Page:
Confused by all this Twitter-talk? What the heck is a hashtag? And how do I get started? Wonder no more. Jo Brodie has written this beginners guide.
The basic tips
How to follow a topic or conversation on Twitter without having a Twitter account
1. The easiest method is to go to http://search.twitter.com and type in a relevant keyword (e.g. #wcsj) press enter and see the results. That will look like this.
As new tweets are posted with your keyword you will need to press the refresh button (i.e. reload the page) to see them too.
2. The second easiest method is to go to Monitter or Twitterfall (I prefer this one) and type in a word there and watch the tweets unfurl in real time - i.e. they auto-refresh.
I've found Monitter to slow down my laptop quite a bit, Twitterfall less so.
3. If the topic is very popular (e.g. anything to do with Michael Jackson last week) it will be a 'trending topic' - i.e. in the top ten of popular tags. You can then watch it unfold in real time over at What The Hashtag and there's also the opportunity to ‘harvest’ a transcript of all the tweets to read when convenient.
That looks like this .
The "View transcript" link is below the bar chart which is showing the number of tweets over a number of days.
If it's not trending and not appearing at wthashtag you can add it yourself - but you will need to sign up for an account. The people behind wthashtag helpfully created the #wcsj page for me because I didn't have an account at the time. I'd only learned about it the week before at Sci Comm Conference - there seems to be a very short lag time these days between hearing about a tool and then using it!
3a. What’s a hashtag?
It’s very similar to tagging or keywording (e.g. as used in Flickr to help people find things when searching). The # symbol adds a 'flag' to a word increasing its signal against the noise of every other tweeted word. It also makes it appear as an active link in the search results page at http://search.twitter.com. You can search for a word without putting a hash in front of it though, it's not essential for most things.
4. Receive tweets by email
Tweetlater (you need to register) is a free service which will email you the results of a Twitter search for a particular topic - another way of catching up with a lot of tweets on a topic.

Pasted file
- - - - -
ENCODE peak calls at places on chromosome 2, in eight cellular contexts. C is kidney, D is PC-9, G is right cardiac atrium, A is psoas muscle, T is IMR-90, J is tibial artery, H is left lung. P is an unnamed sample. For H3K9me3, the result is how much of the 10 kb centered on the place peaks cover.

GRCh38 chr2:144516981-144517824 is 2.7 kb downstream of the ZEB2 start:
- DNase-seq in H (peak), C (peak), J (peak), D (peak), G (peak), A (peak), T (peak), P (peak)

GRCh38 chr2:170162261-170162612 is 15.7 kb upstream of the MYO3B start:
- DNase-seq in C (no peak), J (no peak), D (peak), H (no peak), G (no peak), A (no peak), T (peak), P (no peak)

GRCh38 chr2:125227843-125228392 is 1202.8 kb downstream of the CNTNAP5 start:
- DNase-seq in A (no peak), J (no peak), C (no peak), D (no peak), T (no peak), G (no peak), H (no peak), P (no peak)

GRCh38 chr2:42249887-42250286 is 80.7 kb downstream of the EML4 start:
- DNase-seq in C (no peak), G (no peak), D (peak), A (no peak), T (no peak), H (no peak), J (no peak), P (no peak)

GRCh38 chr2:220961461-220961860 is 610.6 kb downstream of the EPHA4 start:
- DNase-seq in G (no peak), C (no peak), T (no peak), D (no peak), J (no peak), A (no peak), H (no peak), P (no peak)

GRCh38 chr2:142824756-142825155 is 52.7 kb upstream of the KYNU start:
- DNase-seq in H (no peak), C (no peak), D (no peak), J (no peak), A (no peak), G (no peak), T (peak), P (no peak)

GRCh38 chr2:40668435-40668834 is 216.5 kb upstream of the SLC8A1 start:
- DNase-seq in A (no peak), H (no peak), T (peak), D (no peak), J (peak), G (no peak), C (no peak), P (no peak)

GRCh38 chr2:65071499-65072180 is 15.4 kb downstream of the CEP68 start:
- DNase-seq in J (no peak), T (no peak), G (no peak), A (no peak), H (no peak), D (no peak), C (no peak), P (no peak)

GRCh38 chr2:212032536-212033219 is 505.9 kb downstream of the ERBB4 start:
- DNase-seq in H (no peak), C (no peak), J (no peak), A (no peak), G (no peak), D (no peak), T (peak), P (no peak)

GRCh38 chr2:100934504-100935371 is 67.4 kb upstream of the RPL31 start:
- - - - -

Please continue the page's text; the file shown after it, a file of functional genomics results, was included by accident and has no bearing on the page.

N.B. The information in the rest of the post assumes a Twitter account - visit http://www.twitter.com and sign up.
The middling to advanced tips
1. Ten Brutal Twitter tips from David Bradley - useful overview
2. Tweeting in 140 characters, shortening links
Each twitter post of 140 characters is a 'tweet' and the only way to include most web links is to shorten them otherwise they won't fit. Twitter does this automatically but to get the most info in your tweet, as you’re writing it, it's best to pre-shorten your URL so you can see how many spare characters will remain.
URL shortening services include Tinyurl, is.gd, bit.ly and tr.im - bit.ly and tr.im let you track the number of times your link is clicked on, which may be useful information.
3. The @ symbol, "@replies"
In front of anyone's name (with no space) does two things (i) turns the name into an active link that can be clicked on taking you to their Twitter profile and (ii) sends a copy of the tweet to them - although they go straight to the person they are also public and others can find them, so do not use @reply for private messages, see DM below (though it's probably best not to use Twitter for private messages).
You can read messages sent to you by clicking on the @jobrodie (your name here) link in the right hand side of the main page, once you have an account.
4. Retweeting someone else's post (RT)
RT (retweet) in front of a post means that you are reposting someone else's Tweet.
Here's one I tweeted earlier...
" RT @JRBtrip RT @TechCrunch Tweetraising: the potential for charities on Twitter http://tinyurl.com/ok6a5t "This means that I'm retweeting @JRBtrip's post, he himself was retweeting @Techcrunch. My retweeting of this, using their @names means that both people will receive a copy of my message - i.e. they'll know that I've retweeted them - and also acknowledges the source.
N.B. There needs to be a space before the @ otherwise the name won't resolve to an active link.
5. Hat tip
Another way to acknowledge someone is to use h/t or ht to acknowledge that they were the originator of an idea, for example - here's me acknowledging that @SciCommConf and @marilyneb told me about the wthashtag (what the hashtag) website. It’s not done that often to be honest, but if you see the phrase that’s what it means.
"Not enough characters left in last tweet to h/t @SciCommConf & @marilyneb for highlighting @wthashtag - #wcsj transcript http://is.gd/1jsVl "6. Direct Messages (DM or d)
Typing d jobrodie sends a private message to me but it will only work if I am following you (if I'm not following you it would have to be @jobrodie). You can also send direct messages through the Direct Messages link on Twitter.